AREC Holds First Meeting of 2024

AREC Holds First Meeting of 2024

The Alabama Real Estate Commission (“AREC”) held its first meeting of 2024 on January 18 in Montgomery. As will be the case moving forward, this meeting was not broadcast virtually. The meeting opened with remarks from Executive Director Vaughn Poe, including a financial report. AREC is currently receiving an average of 9.7 new applications per day, and there are a total of 41,216 active licenses in the state. Mr. Poe noted that brokerages that have not been audited in the past 3 years can expect to be audited soon. The Commission then heard 9 cases: 3 formal complaints, 3 licensing eligibility determinations, 2 hardship requests for a lapsed license, and 1 application for temporary salesperson licensure. Read on to learn more about the hearings and best practices. 


Proper Record Keeping is Critical

Two of the three formal complaints that the Commission heard this month were related to proper records retention, and both resulted from an AREC audit. In both cases, both the qualifying broker and the company were charged with multiple violations when an audit revealed that client files were missing key documents, including RECAD statements, purchase agreements, estimated closing statements, and limited consensual dual agency agreements. Following the audits, both qualifying brokers were able to produce some, but not all, of the missing documents. Ultimately, both companies’ licenses were revoked and both qualifying brokers’ licenses were suspended pending completion of continuing education, in addition to the brokers each being assessed a fine. License law is clear that not only do licensees have to complete certain documents, such as RECAD statements, in every transaction, they must also maintain those documents in their business files for 3 years following the transaction. If you have questions about what records license law requires you to maintain, you may contact AAR’s Legal Helpdesk (for AAR members) or AREC (for all licensees).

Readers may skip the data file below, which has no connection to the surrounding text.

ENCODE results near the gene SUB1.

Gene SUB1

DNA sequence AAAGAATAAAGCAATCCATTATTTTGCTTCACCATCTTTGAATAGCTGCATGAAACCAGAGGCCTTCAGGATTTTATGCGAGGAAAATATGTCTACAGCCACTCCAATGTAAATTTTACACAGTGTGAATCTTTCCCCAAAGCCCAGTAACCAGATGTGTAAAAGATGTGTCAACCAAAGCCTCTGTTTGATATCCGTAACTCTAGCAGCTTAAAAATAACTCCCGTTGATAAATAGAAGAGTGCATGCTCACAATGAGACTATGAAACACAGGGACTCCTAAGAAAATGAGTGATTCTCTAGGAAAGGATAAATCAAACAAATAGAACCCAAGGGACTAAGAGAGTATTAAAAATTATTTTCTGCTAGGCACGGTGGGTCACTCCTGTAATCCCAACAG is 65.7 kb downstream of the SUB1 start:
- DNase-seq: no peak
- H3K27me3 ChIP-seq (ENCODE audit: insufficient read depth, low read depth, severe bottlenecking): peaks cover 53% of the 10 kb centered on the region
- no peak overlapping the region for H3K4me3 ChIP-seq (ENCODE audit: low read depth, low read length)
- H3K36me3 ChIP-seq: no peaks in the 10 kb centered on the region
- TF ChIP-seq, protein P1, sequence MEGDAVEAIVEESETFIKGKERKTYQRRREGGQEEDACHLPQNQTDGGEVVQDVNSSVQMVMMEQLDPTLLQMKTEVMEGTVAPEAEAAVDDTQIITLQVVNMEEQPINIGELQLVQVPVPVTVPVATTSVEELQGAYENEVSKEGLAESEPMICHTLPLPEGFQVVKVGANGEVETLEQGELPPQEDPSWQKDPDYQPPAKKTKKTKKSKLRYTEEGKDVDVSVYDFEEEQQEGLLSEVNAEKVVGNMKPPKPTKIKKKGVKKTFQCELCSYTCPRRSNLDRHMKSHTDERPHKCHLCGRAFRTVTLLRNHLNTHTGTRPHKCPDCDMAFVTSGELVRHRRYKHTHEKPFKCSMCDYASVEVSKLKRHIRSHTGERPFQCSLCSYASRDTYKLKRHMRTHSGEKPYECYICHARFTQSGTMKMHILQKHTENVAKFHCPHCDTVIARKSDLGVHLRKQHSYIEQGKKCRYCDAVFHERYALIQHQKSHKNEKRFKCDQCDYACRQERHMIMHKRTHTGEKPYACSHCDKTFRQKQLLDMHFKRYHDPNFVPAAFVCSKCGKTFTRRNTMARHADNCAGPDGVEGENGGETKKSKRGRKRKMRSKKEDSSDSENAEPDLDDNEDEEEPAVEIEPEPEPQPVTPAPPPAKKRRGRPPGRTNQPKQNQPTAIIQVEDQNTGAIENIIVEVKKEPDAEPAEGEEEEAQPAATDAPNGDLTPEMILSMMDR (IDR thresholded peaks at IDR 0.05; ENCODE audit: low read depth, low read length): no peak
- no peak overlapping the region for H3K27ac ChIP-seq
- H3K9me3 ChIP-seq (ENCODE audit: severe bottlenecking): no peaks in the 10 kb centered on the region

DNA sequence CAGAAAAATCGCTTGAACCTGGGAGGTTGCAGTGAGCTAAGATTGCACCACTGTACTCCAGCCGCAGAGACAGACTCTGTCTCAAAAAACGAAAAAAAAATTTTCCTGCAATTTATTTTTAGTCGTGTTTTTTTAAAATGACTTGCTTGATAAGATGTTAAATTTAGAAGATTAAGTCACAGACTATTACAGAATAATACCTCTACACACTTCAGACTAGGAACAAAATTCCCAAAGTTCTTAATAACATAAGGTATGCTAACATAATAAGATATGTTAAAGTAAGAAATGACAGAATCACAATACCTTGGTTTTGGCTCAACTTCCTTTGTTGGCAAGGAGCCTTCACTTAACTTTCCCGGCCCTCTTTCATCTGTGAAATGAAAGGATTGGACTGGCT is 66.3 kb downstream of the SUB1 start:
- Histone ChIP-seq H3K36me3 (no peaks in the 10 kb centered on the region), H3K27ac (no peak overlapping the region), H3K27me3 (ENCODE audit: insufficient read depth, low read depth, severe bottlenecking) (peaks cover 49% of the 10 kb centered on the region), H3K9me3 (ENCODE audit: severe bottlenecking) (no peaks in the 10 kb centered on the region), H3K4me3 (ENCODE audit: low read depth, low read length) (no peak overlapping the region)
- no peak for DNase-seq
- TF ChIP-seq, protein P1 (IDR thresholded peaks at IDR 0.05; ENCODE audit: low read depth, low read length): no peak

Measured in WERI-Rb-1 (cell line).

Honesty is Always Best

The Commission also considered four cases of individuals with a criminal history who were seeking either license eligibility or temporary licensure. Each fully explained the circumstances behind their criminal conviction and the growth that they had undergone in the time since the conviction. Furthermore, each was forthcoming about their conviction throughout the application process leading up to the hearing. Ultimately, all four candidates’ requests were approved. 


Personally Address Any Issues

Finally, the Commission heard a case in which a licensee failed to notify the Commission of a pending criminal case against him. The licensee stated that he attempted to notify the Commission via letter, but that he gave the letter to another person to mail and that he wasn’t sure what happened to the letter after that. The Commission took issue with the fact that the licensee did not personally ensure that the Commission received his communication, instead leaving it in someone else’s hands. The licensee was found in violation and fined. 

The next AREC meeting will be held in Montgomery on February 22 at 9 am.